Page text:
| Case Report|| |
A case involving a 40-year-old female patient reported to the department of Prosthodonics and Implantology at the M.A. Rangoonwala College of dental sciences and research centre, with a missing mandibular left first molar.
On oral examination the mesio - distal and bucco - lingual width of the edentulous space was found to be adequate. Orthopantamograph was evaluated and the size of the implant determined. Her systemic medical history was uneventful. Routine blood investigations revealed that all the values were in the normal reference range.
A mucoperiosteal flap was raised using interdental and crevicular incisions. Osteotomy was performed using a stent, starting with the pilot drill, and then the depth of the osteotomy was assessed using the depth gauge. The site was gradually enlarged using reamers with progressively increasing diameters. The implant (Uniti Implant, Equinox, D 4.3mm L 10mm) was then placed.
Four months later [Figure 1], the second stage surgery was performed [Figure 2] using a dental soft tissue laser in order to replace the cover screw with a gingival former [Figure 3]. Nd:YAG was the laser of choice as it is a soft tissue laser, providing a bloodless field of surgery and results in rapid healing and suturing is avoided. Nd:YAG laser with a 300μm fiber tip was used for the above mentioned purpose at power settings of 3W/50Hz (Fotona Fidelis). The patient was recalled after 24 hours, 3 days, 6 days and healing was observed [Figure 4].
| Discussion|| |
Uses of laser technology in implant dentistry -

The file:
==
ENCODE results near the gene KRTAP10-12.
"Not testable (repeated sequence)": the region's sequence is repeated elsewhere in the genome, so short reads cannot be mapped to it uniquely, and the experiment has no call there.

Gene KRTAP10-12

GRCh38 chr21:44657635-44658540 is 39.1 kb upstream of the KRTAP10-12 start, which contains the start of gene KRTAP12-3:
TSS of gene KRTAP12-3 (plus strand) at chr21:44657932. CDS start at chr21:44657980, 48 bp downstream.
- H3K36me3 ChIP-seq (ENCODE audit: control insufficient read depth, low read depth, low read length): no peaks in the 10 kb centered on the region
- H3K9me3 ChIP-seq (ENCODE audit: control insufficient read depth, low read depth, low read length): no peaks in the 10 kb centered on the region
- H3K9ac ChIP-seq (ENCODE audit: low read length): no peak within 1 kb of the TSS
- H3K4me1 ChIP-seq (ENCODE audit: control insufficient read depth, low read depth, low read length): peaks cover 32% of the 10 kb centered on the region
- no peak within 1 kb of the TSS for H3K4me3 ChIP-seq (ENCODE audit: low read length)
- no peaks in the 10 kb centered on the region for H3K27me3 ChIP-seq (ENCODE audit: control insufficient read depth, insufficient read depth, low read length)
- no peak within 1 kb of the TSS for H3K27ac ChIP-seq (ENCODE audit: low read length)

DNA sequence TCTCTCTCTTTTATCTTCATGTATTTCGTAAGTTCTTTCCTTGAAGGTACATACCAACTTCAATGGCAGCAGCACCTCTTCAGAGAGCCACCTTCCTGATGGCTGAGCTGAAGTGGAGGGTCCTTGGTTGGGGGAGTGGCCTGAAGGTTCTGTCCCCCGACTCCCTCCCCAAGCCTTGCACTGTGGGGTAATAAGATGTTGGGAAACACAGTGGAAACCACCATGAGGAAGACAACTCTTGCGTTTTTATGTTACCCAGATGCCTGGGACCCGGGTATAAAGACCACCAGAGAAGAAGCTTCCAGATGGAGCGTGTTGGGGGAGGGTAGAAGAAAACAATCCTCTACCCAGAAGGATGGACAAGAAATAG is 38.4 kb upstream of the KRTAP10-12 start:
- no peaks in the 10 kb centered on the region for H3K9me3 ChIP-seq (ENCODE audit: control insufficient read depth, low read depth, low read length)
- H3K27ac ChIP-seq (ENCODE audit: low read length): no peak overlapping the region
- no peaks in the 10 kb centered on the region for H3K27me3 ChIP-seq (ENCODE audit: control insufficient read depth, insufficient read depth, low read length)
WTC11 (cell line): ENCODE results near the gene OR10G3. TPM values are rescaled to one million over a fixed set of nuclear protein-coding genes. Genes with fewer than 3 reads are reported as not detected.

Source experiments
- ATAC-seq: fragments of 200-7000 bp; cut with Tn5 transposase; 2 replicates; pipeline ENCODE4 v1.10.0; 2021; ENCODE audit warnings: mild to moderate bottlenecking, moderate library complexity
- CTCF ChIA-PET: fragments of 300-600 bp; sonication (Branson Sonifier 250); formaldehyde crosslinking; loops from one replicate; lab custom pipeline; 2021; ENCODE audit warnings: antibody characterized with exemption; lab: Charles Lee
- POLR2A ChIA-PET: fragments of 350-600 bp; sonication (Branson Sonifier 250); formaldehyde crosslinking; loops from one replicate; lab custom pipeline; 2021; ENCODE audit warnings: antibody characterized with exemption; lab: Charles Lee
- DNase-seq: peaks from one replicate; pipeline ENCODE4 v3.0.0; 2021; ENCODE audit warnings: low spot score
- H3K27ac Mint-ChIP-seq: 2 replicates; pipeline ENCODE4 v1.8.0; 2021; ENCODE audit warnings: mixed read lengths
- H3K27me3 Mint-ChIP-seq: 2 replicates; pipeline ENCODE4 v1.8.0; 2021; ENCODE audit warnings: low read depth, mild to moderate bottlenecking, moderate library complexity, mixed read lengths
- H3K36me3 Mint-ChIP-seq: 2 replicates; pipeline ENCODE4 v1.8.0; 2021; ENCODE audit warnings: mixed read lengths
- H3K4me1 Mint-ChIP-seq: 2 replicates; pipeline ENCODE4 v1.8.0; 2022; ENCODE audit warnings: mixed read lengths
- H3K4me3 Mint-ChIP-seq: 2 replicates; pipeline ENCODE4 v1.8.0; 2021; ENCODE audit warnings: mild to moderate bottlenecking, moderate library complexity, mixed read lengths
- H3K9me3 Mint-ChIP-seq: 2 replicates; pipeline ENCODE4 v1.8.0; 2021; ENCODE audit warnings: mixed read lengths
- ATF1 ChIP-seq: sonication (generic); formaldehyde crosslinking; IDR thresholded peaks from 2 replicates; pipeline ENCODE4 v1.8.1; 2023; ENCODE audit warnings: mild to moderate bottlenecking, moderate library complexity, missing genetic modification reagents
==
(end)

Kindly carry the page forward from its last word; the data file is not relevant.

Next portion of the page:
Second stage surgery
The advantages of using lasers in second stage surgery are the same as for any other soft tissue dental procedure.
These advantages include increased hemostasis, minimal damage to the surrounding tissue, reduced swelling, reduced infection, and reduced pain postoperatively.
Due to the hemostasis provided by lasers, there is the significant advantage of improved visibility during surgery. 
Decontamination of infected and ailing implant bodies
Diode lasers were used in a study by Bach et al who found a significant improvement in the five-year survival rate when integrating laser decontamination into the approved treatment protocol.
Dortbudak et al found that the use of low-level laser therapy with a diode soft laser on the contaminated surface reduced the counts of bacteria by a minimum of 92%. This reduction was a significant improvement, but complete elimination of bacteria was not achieved with this wavelength.
CO 2 lasers have been successful in decontaminating implant surfaces. Kato et al found that this wavelength did not cause surface alteration, rise of temperature, or serious damage of connective tissue cells located outside the irradiation spot or cause inhibition of cell adhesion to the irradiated area. They concluded that irradiation with an expanded beam may be useful in removing bacterial contaminants from implant surfaces.
The Er:YAG laser also has been proposed for surface decontamination of dental implants. Kreisler et al,  after evaluating 72 titanium blocks in vitro with three different surfaces, concluded that even at low energy densities, the Er:YAG laser has a high bactericidal potential on common implant surfaces, with no morphologic implant surface alterations detected.